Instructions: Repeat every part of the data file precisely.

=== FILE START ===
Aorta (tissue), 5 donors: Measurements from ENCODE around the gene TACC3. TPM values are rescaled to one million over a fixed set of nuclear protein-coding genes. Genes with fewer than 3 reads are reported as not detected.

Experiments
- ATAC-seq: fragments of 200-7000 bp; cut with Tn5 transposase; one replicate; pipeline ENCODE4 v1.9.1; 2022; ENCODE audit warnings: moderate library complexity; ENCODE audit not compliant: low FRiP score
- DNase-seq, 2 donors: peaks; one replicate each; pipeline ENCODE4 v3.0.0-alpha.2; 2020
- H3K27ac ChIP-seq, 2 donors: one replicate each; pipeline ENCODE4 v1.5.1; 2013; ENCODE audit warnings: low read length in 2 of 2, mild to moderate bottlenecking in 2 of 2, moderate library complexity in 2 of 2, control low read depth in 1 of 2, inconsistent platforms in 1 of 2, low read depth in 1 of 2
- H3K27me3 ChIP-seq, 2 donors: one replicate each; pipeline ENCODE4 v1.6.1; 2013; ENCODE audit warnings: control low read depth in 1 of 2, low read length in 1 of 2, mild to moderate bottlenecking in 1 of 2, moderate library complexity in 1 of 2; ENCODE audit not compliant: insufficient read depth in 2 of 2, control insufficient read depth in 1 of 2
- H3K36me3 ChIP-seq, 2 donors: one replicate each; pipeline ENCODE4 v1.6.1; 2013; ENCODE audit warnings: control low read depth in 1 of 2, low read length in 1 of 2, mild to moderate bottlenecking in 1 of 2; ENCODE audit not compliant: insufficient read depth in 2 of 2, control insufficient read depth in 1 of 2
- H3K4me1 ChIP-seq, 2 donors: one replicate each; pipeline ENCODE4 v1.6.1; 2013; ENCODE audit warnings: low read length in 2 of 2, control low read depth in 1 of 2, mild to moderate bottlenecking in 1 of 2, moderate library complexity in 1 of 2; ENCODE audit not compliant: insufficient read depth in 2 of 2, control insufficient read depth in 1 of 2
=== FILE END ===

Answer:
Aorta (tissue), 5 donors: Measurements from ENCODE around the gene TACC3. TPM values are rescaled to one million over a fixed set of nuclear protein-coding genes. Genes with fewer than 3 reads are reported as not detected.

Experiments
- ATAC-seq: fragments of 200-7000 bp; cut with Tn5 transposase; one replicate; pipeline ENCODE4 v1.9.1; 2022; ENCODE audit warnings: moderate library complexity; ENCODE audit not compliant: low FRiP score
- DNase-seq, 2 donors: peaks; one replicate each; pipeline ENCODE4 v3.0.0-alpha.2; 2020
- H3K27ac ChIP-seq, 2 donors: one replicate each; pipeline ENCODE4 v1.5.1; 2013; ENCODE audit warnings: low read length in 2 of 2, mild to moderate bottlenecking in 2 of 2, moderate library complexity in 2 of 2, control low read depth in 1 of 2, inconsistent platforms in 1 of 2, low read depth in 1 of 2
- H3K27me3 ChIP-seq, 2 donors: one replicate each; pipeline ENCODE4 v1.6.1; 2013; ENCODE audit warnings: control low read depth in 1 of 2, low read length in 1 of 2, mild to moderate bottlenecking in 1 of 2, moderate library complexity in 1 of 2; ENCODE audit not compliant: insufficient read depth in 2 of 2, control insufficient read depth in 1 of 2
- H3K36me3 ChIP-seq, 2 donors: one replicate each; pipeline ENCODE4 v1.6.1; 2013; ENCODE audit warnings: control low read depth in 1 of 2, low read length in 1 of 2, mild to moderate bottlenecking in 1 of 2; ENCODE audit not compliant: insufficient read depth in 2 of 2, control insufficient read depth in 1 of 2
- H3K4me1 ChIP-seq, 2 donors: one replicate each; pipeline ENCODE4 v1.6.1; 2013; ENCODE audit warnings: low read length in 2 of 2, control low read depth in 1 of 2, mild to moderate bottlenecking in 1 of 2, moderate library complexity in 1 of 2; ENCODE audit not compliant: insufficient read depth in 2 of 2, control insufficient read depth in 1 of 2